The mid-1970’s saw further development in White’s painting compositions. Inspired by fugal patterns in music, she developed a unique narrative style where the subject is repeated from different viewpoints. At this time White also changed from painting on primed composition board (Masonite) to wood panel (plywood). The earliest example, a collage painting Eric's Cafe - Resale Royalty Rights, was awarded the 1975 Macquarie University John Gero Prize, judged by Lloyd Rees. Examples of this fugal style are: Evening, factory valley, At home, and The cup of tea, which was selected for the 1977 Sulman Exhibition at the Art Gallery of NSW. In Autobiography, life-size figures in colour represent the present while her past is painted in sepia in the background as a pathway of small figures. She was influenced by Japanese art, especially the woodblock prints of Hokusai. She painted a number of watercolour landscapes on crumpled Japanese paper, for example Cattai Ridge, and Crackenback River, after seeing this textural technique in an exhibition of contemporary Japanese prints.
Taking up music studies again after being without a piano for a decade, White obtained the Associate (Practical) in Pianoforte, Trinity College London in 1975. She accompanied her children on their string instruments and drew and painted them practising: Paul playing cello, Brahms String Sextet No. 1. White continued to exhibit in local and national shows, where she received many awards.
White acquired a Dickerson combination printing press in 1977 along with other lithographic equipment, which enabled her to gradually master the technique of hand-printing lithographs in multiple colours: The gardener's dream: no. 2. She held a solo exhibition of lithographs at Blackfriars Gallery, Sydney in 1978 and also showed lithographs in a group exhibition at Stadia Graphics.
From 1977 to 1980 White held a continuous exhibition at the Seymour Centre (University of Sydney) where she exhibited acrylic paintings, watercolours, and prints: Yo-yoing, The front veranda, Two. The exhibition was changed periodically as works sold: Native Pines, Warrumba Range, central NSW, and as she produced new work.
White engrossed herself in the art collections of Europe when the family lived in Germany in 1979. She saw the original works by some of her favourite artists, such as Grünewald, Piero della Francesca, Bruegel the Elder, Riemenschneider and Rodin. The following year she returned to hold a solo exhibition in Munich of paintings, prints, and drawings. She visited Berlin to see the Pergamon, Dahlem, and Käthe Kollwitz museums. On returning to Sydney she held an exhibition of watercolours at the Seymour Centre: People of Sydney, Berlin & Munich.
Since 1980 White’s prints have been selected to represent Australia in international exhibitions, biennales, and triennales. Ironically the same prints were consistently rejected in Australia. Over the years she has participated in more than 60 exhibitions overseas, including the Ljubljana Graphic Biennales in 1981 (The empty chair), 1983 (Chess), 1985 (The Ghost of Kabbarli, Daisy Bates), 1987 (The front veranda: Chernobyl meltdown) and 1991 (Cry Freedom – Apartheid). Three of her prints were accepted in the Intergrafik ’84 Triennale in Berlin. Her lithograph Chess was accepted in the International Triennial Against War - Majdanek 85 and is in the Lublin Museum Collection. In 1984 White acquired a 19th century Marinoni cast-iron press for stone lithography: The story and the multi-coloured print To Let - The diabetic evicted from The Rocks.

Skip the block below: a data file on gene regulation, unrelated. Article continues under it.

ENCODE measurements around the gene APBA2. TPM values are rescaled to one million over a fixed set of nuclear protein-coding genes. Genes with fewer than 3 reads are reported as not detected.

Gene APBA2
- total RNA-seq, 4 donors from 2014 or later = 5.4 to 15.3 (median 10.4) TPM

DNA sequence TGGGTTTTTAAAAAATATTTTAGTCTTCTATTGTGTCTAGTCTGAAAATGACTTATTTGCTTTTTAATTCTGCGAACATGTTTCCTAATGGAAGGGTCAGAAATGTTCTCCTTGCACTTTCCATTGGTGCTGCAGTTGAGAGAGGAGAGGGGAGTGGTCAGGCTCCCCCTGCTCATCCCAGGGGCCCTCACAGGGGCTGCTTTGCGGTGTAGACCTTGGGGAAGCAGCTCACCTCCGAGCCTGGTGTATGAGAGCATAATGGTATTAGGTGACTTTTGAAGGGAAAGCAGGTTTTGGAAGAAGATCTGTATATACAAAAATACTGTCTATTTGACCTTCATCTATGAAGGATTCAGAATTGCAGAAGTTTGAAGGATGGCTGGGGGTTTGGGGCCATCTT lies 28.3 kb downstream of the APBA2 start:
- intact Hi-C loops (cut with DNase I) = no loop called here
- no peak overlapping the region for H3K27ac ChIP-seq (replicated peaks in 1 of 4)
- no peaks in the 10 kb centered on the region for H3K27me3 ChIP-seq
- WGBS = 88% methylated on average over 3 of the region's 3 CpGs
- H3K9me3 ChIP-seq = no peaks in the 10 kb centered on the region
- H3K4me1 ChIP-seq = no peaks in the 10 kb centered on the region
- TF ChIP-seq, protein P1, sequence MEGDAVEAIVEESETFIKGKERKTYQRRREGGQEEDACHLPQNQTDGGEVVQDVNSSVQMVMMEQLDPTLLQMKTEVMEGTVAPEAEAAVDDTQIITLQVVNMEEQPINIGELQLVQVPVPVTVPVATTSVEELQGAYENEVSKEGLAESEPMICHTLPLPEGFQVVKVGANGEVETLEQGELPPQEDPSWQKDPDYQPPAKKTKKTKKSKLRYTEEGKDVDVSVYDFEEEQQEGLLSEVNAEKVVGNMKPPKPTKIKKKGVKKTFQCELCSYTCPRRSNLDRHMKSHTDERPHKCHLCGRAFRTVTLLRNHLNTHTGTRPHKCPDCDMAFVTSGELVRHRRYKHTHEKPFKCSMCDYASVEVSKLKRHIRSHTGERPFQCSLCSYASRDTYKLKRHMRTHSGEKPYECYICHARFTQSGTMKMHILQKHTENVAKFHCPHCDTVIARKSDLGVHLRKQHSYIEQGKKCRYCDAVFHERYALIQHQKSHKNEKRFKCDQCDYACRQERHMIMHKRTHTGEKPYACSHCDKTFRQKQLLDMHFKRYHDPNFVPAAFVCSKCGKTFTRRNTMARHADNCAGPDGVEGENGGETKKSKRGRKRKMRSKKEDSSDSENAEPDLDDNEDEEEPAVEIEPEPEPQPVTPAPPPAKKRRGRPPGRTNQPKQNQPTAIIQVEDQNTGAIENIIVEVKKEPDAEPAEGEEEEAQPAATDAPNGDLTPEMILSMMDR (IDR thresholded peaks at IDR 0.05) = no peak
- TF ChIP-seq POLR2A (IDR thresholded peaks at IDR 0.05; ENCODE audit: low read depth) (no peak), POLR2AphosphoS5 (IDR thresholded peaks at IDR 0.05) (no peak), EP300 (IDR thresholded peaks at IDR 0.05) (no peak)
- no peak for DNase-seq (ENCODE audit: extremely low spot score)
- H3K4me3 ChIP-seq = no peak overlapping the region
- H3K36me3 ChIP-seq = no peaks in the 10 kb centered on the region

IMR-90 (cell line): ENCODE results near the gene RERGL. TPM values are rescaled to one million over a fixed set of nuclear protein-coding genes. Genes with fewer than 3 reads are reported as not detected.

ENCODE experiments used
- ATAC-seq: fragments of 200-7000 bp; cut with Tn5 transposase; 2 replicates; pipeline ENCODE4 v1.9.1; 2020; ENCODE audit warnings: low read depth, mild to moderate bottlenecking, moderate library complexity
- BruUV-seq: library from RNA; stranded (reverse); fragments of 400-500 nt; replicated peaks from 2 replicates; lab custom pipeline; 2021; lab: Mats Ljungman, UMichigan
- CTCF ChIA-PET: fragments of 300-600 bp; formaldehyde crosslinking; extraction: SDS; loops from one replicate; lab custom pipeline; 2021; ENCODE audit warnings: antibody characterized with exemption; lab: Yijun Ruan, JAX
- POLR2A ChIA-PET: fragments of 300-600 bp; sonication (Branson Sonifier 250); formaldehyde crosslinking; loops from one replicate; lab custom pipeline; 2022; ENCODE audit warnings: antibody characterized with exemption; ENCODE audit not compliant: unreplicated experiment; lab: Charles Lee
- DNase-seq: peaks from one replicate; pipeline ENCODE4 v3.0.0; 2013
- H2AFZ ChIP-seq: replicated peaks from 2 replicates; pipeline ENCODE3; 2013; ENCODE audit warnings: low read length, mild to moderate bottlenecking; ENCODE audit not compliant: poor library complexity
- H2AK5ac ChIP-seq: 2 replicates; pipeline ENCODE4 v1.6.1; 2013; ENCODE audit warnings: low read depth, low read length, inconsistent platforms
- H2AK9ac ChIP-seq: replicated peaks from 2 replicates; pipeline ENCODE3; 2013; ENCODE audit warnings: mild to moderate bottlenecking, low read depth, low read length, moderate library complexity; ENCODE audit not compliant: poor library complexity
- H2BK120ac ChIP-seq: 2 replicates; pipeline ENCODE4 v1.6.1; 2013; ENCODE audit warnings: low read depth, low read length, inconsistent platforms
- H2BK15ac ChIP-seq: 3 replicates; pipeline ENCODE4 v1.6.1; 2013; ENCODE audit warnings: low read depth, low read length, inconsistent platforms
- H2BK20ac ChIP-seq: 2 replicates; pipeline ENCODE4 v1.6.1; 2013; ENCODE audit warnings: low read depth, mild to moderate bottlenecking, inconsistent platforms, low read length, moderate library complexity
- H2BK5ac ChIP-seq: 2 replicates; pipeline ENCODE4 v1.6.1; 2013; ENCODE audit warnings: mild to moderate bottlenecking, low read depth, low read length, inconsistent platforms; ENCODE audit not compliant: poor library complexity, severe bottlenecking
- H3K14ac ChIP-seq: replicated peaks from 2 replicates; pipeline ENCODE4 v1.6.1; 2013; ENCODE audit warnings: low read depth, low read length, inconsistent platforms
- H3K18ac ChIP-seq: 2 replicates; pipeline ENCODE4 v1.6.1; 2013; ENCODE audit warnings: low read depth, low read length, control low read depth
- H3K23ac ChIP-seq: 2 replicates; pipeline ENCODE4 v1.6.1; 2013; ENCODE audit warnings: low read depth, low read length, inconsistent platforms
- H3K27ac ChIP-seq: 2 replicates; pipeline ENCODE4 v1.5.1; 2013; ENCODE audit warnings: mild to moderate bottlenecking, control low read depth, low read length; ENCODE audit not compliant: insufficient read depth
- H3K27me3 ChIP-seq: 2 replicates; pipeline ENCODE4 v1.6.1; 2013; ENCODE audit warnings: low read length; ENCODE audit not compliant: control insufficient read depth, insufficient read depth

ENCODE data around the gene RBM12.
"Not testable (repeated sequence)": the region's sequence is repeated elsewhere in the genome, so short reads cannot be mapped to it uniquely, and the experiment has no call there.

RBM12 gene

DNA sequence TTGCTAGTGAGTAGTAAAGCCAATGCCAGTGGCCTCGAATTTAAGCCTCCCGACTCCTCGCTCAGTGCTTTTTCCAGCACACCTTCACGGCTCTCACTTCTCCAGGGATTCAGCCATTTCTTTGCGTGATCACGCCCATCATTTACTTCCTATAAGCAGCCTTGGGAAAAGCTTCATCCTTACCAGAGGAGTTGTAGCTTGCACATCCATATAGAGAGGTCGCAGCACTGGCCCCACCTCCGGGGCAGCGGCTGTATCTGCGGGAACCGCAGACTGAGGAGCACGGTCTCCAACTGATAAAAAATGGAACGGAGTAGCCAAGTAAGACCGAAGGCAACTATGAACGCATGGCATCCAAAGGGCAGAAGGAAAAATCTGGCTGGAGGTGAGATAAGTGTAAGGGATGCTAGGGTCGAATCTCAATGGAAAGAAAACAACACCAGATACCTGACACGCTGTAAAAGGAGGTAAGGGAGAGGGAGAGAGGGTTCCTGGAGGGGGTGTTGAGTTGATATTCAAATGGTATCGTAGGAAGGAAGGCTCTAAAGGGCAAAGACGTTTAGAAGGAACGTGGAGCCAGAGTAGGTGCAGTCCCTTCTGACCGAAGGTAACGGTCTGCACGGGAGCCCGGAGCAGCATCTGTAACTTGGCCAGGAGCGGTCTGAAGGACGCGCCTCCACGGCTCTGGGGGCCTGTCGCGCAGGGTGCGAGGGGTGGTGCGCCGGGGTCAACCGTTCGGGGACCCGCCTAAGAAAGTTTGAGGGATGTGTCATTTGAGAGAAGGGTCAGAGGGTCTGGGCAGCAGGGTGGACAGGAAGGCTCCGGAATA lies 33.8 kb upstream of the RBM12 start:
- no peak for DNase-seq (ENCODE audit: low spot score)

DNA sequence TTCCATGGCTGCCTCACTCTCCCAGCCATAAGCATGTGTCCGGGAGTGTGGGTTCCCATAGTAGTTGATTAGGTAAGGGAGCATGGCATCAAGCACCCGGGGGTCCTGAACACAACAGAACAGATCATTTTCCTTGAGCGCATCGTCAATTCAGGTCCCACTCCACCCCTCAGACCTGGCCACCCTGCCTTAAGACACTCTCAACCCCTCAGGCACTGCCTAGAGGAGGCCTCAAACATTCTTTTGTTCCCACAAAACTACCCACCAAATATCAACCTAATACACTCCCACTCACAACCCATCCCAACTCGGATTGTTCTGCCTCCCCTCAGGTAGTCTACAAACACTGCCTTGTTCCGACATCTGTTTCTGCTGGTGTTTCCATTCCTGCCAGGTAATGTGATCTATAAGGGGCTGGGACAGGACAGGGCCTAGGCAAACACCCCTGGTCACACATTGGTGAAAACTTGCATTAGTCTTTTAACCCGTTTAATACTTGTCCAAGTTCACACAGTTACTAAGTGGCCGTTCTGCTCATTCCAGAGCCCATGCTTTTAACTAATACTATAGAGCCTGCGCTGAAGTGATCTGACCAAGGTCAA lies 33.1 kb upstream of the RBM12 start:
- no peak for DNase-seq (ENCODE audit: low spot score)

White took part in several exhibitions in the 1982 NSW Women and Arts Festival. She co-ordinated a group exhibition Eight Women Artists in the Glebe Town Hall, where she exhibited paintings and prints, reviewed in The Australian and The Sydney Morning Herald. Her painting Self-portrait with children was selected for the main Festival exhibition From the Inside Out, and she presented her lithographs in Open Studio. In 1983 she held a solo exhibition of paintings and prints at the Sydney Goethe Institute.
White began teaching in 1982 when she set up weekly drawing classes at The Glebe Town Hall, then at the Annandale Neighbourhood Centre. She continued to teach part-time at the Strathfield Evening College (1987–1990) and anatomy drawing from 2000 (see Mature years).
Taking up woodcarving again, White carved a rose for the soundboard of the harpsichord that her musician son assembled in 1983: Blowflies, rose in harpsichord soundboard. She decorated the instrument with paintings: a landscape on the lid with her son climbing a blue-gum, birds in the keywell, and gum blossom on the soundboard. To hone her woodcarving skills, she enrolled in Michael Gill's workshops in 1985: Companion for Brancusi's 'Young Man'.
In 1986 White held a solo exhibition at Balmain Art Gallery of paintings, drawings, prints and woodcarvings: Beatrice, the paper-seller of the White Bay Intersection, Palms by Johnstons Creek, Rozelle Bay, The fisherman's dream. The National Gallery of Australia began to acquire White’s prints in 1986 when it purchased three: Thelma of Wilcannia, Casualty: Children's hospital 3 am, Thieves at the market; the gallery now holds 27 of her works in its collection.
Read more...» Childhood and student years (1941–1961)
» Early career (1962–1975)
» Mid-career (1976–1986)
» Mature years (1987–present)